Over the Edge: An Ambrosia Beetle’s Journey from Ecosystem Service to Economic Injury

Tuesday, March 15, 2016: 11:15 AM
Governor's Room I (Sheraton Raleigh Hotel)
Blair Sampson , Thad Cochran Southern Horticultural Laboratory, USDA - ARS, Poplarville, MS
Chris Werle , School of Plant, Environmental and Soil Sciences, Louisiana State University, Baton Rouge, LA
Juang Horng Chong , Pee Dee Research and Education Center, Clemson University, Florence, SC
Michael E. Reding , Application Technology Research Unit, USDA - ARS, Wooster, OH
John Adamczyk , Southern Horticultural Research Unit, USDA - ARS, Poplarville, MS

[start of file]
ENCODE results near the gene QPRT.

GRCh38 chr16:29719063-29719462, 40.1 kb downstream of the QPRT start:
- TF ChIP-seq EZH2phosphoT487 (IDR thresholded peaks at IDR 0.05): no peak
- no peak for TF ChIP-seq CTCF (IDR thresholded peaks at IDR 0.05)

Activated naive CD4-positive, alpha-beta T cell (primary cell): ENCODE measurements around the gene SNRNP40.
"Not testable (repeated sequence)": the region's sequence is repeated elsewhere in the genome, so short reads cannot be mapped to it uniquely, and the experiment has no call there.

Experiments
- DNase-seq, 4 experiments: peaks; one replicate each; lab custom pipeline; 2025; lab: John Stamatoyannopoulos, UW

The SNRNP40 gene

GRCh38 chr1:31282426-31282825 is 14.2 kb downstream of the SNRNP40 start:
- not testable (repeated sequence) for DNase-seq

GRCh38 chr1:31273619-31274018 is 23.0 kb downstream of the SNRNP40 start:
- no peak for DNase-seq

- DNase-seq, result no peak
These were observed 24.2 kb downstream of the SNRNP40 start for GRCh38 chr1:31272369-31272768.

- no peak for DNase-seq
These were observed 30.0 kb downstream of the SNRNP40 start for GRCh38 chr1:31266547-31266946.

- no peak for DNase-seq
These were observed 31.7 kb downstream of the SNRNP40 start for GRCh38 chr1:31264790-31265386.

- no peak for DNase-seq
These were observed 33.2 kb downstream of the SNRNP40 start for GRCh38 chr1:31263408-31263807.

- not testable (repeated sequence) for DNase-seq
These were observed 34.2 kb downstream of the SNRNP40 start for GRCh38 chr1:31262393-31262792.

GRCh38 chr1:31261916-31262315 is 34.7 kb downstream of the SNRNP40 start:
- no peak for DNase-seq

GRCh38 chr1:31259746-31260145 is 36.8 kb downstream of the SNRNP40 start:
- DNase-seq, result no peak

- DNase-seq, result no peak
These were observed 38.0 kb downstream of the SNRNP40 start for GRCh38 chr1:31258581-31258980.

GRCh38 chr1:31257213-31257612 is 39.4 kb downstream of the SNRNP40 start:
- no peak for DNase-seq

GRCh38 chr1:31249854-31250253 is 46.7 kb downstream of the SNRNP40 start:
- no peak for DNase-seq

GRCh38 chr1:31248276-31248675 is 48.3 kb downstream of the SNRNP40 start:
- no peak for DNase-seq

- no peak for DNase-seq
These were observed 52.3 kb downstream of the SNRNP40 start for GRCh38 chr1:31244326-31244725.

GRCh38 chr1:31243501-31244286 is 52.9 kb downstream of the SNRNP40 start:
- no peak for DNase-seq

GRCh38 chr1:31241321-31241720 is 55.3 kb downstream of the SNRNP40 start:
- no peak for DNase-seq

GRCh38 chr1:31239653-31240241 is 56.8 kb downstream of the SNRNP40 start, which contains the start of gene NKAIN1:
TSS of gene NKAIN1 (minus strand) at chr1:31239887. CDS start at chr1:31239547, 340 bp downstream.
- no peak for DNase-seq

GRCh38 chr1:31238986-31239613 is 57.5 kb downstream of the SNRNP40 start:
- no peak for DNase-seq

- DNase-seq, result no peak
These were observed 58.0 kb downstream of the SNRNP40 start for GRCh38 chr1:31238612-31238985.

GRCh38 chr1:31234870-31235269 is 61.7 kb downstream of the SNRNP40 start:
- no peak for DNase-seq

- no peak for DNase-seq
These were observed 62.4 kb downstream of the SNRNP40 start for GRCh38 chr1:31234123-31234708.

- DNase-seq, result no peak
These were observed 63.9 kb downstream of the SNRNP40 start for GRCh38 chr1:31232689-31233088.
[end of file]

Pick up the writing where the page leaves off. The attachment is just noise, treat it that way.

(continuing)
Exotic ambrosia beetles (Coleoptera: Curculionidae) are important pests of ornamental tree nurseries. Although these beetles reportedly disperse in early spring from peripheral forested areas into nurseries, few studies have determined how far they fly to infest new host trees, or whether a mass-trapping strategy can adequately protect a nursery crop. Field monitoring with ethanol baits in South Carolina (2011–2012), Mississippi (2013–2014), Louisiana (2013–2014) and Ohio (2013-2014), USA, determined the timing of peak ambrosia beetle flights, dispersal distance, and optimal trap location. In addition to the well-documented spring flight peak, southeastern nursery managers may need to be aware of a second, late-summer flight. Captures from traps placed in a nursery at various distances (−25 to 200 m) from the forest–nursery interface showed a significant linear and quadratic trend in decreasing numbers of beetles captured with increasing distance from the forest in South Carolina, whereas significant linear, quadratic, and cubic trends were detected in Louisiana and Mississippi. Although captures at the nursery edge were lower than within the forest, traps placed at the nursery edge may still represent the optimal tool for both monitoring and mass-trapping programs because of easier access for personnel. Susceptible tree cultivars may gain added protection when placed deeper within nursery interiors and when baited traps line adjacent nursery edges.